Impact of Shelf and Sea Ice on Water Mass Modifications and Large-Scale Oceanic Circulation in the Weddell Sea

  • Eberhard Fahrbach
  • Ernst Augstein
  • Dirk Olbers


The thermohaline circulation of the global ocean is driven to a large extent by water mass modifications that take place in the northern and southern Atlantic Ocean and its adjacent seas. In the Arctic and northern Atlantic Oceans, lateral and vertical mixing leads to the formation of North Atlantic Deep Water, a layer whose characteristics can be traced throughout the deep layers of most of the world ocean. South of the Antarctic Circumpolar Current, however, density layers influenced by the North Atlantic are shallow and they consequently lose large quantities of heat to the atmosphere. This occurs both through direct contact of the upper ocean/sea ice layer with the atmosphere or indirectly by conduction through the quasi-permanent ice shelves. Such heat losses initiate processes that produce cold and dense water masses, with the most important being formed in the Weddell Sea which in turn recirculate back toward the north at abyssal depths as various forms of Antarctic Bottom Water.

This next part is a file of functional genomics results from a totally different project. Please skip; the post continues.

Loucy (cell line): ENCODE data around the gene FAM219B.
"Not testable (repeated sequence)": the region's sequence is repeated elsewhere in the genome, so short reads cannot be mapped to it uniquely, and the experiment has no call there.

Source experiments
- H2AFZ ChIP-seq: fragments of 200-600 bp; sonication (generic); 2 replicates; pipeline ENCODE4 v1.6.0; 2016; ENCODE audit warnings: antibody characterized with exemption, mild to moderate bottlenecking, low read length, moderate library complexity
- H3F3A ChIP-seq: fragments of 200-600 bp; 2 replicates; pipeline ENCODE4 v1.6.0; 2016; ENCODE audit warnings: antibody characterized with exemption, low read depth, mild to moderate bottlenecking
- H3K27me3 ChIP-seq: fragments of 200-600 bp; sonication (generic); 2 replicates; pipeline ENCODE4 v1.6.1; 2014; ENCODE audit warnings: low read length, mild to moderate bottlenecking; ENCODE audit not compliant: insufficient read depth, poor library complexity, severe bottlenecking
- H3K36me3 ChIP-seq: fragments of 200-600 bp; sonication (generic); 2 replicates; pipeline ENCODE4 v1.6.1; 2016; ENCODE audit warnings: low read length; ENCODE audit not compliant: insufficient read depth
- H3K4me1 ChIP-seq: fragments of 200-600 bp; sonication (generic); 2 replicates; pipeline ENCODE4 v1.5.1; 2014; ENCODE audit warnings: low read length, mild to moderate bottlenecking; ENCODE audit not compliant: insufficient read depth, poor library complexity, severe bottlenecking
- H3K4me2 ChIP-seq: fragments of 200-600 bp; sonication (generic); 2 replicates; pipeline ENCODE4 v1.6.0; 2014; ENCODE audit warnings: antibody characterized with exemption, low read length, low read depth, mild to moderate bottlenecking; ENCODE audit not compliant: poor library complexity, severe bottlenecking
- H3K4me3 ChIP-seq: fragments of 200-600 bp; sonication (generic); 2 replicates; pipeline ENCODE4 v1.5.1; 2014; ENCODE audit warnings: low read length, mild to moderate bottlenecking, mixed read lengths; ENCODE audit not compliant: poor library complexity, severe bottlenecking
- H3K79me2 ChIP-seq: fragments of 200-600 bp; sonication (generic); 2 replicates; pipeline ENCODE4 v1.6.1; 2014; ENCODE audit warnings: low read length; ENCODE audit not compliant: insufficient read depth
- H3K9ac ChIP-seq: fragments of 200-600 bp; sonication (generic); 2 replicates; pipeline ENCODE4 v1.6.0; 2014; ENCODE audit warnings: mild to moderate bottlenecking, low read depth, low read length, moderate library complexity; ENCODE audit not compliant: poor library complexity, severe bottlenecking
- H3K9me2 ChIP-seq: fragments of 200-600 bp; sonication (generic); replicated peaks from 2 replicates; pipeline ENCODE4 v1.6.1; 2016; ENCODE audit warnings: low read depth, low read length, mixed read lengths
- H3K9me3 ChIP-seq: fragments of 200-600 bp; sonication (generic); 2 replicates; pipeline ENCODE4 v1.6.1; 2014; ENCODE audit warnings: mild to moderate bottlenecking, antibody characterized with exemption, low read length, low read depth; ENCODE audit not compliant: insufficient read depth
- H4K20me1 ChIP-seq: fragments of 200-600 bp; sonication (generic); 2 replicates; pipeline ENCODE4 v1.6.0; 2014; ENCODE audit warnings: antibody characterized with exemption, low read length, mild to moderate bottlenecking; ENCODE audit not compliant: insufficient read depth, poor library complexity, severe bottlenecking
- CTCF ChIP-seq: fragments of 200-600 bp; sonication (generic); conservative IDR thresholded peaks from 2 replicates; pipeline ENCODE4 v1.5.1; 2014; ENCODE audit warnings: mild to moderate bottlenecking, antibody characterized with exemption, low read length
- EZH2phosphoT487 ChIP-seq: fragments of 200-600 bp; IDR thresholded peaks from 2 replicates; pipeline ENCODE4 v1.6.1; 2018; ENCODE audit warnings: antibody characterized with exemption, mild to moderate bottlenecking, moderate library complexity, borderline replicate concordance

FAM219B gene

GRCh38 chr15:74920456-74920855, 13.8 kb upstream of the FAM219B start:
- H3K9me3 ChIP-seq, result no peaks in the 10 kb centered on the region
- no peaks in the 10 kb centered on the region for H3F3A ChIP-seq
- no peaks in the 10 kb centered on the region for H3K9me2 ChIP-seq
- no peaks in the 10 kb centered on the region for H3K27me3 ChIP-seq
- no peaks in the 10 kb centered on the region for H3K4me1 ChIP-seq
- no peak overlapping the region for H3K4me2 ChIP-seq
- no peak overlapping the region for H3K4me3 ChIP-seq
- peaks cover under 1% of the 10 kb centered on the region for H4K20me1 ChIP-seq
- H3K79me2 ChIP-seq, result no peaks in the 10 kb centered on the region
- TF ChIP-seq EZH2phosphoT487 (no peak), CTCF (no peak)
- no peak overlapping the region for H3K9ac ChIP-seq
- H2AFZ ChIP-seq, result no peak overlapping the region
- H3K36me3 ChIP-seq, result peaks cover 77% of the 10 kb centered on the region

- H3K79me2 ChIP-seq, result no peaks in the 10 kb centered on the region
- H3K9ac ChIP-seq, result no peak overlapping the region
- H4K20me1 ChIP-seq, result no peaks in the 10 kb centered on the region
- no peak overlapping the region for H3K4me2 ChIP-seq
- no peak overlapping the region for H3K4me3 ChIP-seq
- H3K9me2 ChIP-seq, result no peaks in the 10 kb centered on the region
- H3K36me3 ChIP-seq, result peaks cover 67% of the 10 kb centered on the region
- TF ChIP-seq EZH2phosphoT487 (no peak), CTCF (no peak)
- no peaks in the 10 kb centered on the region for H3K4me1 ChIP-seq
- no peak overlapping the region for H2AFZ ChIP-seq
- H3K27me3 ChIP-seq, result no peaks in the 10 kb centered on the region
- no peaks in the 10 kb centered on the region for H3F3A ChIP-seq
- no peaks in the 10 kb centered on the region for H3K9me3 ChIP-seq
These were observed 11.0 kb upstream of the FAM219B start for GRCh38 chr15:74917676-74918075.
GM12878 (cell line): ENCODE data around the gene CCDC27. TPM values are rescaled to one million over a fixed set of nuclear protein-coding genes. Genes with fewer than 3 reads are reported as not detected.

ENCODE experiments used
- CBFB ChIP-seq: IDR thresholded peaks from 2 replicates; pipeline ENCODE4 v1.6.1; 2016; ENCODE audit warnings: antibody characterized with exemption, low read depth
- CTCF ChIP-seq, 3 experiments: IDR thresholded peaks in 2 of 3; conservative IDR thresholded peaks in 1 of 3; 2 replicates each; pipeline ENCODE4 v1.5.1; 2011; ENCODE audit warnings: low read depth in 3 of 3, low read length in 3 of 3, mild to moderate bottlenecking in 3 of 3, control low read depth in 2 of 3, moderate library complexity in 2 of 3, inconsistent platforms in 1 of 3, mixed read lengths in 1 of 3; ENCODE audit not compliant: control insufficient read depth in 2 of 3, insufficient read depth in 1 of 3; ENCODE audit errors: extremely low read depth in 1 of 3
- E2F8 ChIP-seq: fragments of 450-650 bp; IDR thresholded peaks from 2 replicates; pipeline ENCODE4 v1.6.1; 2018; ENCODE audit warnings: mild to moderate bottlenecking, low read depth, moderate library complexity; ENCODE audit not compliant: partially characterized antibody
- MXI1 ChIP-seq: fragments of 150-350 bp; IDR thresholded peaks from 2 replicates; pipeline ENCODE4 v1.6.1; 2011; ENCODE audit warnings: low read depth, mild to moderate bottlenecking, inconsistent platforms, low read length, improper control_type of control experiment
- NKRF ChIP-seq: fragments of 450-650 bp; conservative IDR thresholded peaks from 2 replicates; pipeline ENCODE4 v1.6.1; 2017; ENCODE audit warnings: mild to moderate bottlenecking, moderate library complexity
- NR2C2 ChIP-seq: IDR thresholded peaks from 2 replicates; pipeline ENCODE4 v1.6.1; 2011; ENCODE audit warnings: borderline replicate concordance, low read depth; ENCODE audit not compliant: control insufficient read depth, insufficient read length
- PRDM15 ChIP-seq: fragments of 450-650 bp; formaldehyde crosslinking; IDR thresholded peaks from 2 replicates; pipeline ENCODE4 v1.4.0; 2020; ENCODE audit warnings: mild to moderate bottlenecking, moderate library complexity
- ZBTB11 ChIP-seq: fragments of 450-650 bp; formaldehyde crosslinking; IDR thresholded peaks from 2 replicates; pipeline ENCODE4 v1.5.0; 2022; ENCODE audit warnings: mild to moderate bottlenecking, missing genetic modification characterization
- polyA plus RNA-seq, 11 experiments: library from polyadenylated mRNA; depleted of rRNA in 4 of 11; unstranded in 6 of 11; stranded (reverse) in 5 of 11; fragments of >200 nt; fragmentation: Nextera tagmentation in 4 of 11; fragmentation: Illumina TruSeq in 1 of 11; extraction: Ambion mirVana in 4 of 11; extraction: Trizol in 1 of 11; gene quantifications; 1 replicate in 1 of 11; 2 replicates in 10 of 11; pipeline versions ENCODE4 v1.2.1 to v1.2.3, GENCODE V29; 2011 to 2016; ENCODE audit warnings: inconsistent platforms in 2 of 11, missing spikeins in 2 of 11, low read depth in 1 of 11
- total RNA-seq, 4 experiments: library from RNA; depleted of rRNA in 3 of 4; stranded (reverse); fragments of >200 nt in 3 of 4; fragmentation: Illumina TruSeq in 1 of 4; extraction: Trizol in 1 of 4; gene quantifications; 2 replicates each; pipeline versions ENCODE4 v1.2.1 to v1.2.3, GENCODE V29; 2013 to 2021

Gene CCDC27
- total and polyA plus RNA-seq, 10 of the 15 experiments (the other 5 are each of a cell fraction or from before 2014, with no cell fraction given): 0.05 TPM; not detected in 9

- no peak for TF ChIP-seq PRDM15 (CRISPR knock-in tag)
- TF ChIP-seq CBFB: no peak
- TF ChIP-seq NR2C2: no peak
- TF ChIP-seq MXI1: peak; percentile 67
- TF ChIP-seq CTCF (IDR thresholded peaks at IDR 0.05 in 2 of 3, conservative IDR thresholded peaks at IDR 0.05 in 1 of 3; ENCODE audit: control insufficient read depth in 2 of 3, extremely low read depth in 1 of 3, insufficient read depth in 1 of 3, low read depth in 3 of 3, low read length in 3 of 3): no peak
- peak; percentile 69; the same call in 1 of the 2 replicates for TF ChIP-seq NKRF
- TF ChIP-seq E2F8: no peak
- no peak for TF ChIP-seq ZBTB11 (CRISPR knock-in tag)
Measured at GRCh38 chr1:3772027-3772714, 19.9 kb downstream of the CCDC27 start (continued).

Southern Ocean Antarctic Peninsula Antarctic Circumpolar Current North Atlantic Deep Water Antarctic Bottom Water 
These keywords were added by machine and not by the authors. This process is experimental and the keywords may be updated as the learning algorithm improves.


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Copyright information

© Springer-Verlag Berlin Heidelberg 1994

Authors and Affiliations

  • Eberhard Fahrbach
    • 1
  • Ernst Augstein
    • 1
  • Dirk Olbers
    • 1
  1. 1.Alfred-Wegener-Institut für Polar- und MeeresforschungBremerhavenGermany

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